Wiley Interdisciplinary Reviews: Climate Change

Climate, weather, and water in history

Journal Article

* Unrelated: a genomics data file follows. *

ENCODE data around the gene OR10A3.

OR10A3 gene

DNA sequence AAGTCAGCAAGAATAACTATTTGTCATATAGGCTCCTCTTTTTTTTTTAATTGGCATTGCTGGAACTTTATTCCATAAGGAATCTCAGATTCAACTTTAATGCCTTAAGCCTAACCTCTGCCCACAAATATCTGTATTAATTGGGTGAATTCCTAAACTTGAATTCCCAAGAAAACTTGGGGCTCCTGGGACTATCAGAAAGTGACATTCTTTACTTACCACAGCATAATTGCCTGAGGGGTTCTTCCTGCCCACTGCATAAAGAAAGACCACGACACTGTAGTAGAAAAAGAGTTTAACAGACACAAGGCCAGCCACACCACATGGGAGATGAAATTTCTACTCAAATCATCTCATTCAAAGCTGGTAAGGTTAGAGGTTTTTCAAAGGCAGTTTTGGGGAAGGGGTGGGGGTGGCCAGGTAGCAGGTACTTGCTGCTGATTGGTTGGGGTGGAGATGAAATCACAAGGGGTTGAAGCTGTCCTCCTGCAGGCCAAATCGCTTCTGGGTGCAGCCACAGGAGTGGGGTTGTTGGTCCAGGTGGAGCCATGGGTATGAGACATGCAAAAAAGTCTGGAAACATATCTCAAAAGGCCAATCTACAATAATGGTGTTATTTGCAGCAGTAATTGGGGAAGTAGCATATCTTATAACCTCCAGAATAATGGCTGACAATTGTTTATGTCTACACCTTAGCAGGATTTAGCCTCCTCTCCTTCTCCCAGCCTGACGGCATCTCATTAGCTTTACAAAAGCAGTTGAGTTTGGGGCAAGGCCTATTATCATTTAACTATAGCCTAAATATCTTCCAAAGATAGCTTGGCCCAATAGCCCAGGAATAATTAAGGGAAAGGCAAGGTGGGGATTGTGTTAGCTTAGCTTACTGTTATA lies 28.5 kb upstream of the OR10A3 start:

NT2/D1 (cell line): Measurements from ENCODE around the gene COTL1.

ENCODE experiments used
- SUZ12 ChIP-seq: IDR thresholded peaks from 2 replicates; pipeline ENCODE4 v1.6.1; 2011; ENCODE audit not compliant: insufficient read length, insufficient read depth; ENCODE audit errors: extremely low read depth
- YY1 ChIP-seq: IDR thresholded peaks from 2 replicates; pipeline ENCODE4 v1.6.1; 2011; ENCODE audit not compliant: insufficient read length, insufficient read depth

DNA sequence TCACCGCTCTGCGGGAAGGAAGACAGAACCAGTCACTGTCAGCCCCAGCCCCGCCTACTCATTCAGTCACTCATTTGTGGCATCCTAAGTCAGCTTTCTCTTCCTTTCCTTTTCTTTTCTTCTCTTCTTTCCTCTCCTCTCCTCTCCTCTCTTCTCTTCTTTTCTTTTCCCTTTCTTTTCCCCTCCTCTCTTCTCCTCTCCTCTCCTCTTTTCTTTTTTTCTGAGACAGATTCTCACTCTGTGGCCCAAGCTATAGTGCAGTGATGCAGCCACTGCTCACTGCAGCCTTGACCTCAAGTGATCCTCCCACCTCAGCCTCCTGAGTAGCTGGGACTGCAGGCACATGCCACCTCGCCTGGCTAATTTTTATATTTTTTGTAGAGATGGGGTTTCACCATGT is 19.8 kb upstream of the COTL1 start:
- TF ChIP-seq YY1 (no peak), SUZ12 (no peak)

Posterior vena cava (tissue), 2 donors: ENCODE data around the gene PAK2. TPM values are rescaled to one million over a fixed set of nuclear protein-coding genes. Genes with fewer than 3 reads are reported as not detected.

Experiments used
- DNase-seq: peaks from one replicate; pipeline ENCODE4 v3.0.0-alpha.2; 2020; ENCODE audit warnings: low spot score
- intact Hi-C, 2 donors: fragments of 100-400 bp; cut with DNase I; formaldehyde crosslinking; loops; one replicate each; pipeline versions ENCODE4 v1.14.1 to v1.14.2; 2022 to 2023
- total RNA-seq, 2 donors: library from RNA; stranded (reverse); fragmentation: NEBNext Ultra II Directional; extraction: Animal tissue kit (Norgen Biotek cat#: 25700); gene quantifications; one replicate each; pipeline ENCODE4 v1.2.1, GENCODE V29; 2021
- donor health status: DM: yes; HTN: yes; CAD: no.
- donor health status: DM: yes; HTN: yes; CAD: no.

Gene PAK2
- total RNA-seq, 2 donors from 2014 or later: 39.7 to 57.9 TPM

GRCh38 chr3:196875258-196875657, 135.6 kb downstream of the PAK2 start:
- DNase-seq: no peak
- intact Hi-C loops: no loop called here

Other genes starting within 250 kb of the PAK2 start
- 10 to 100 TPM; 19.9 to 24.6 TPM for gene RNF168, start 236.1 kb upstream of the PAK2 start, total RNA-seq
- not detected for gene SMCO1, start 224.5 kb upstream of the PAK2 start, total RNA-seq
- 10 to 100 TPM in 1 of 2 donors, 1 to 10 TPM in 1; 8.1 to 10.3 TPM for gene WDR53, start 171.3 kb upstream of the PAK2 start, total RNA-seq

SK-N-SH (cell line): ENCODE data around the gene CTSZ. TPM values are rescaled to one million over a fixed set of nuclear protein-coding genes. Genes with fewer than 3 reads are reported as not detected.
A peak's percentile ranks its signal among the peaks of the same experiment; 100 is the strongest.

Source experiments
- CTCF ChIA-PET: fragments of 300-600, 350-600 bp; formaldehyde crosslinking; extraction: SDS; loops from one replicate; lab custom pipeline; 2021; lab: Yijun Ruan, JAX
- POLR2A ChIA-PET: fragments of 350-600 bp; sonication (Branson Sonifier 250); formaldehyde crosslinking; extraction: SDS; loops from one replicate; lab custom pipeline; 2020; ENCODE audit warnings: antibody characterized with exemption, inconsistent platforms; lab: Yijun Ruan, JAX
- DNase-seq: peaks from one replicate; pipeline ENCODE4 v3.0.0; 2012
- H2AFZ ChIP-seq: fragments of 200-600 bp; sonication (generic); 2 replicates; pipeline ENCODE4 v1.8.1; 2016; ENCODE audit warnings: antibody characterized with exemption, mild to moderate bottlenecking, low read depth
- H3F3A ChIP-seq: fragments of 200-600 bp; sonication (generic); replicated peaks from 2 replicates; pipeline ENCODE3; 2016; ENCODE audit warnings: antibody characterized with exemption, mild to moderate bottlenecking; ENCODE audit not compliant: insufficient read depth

This essay integrates the largely separate trajectories of climate and water histories, their distinct historiographies, and their different methods and expertise. Informed by the human‐nature insights of environmental history and historical geography, this paper identifies four intersections between histories of climate and water: first, conceptualizations of the climate and hydrological systems; second, adaptations to climate and hydrological variability and change; third, weather control; and finally, water over time. These particular intersections shed light on shared concerns for human relations to water and climate across different spatial and temporal scales; the development and function of networks of environmental knowledge; the formation and impact of environmental imaginaries; and the emergence of particular cultures of risk and resilience. The English‐language histories of climate and water to which I refer pertain largely to the study of the 19th and 20th centuries in relation to the spread of European and North American empires. Histories of water, I argue, offer more personal and localized insights into histories of climate and climate change. This article is categorized under: Climate, History, Society, Culture > World Historical Perspectives

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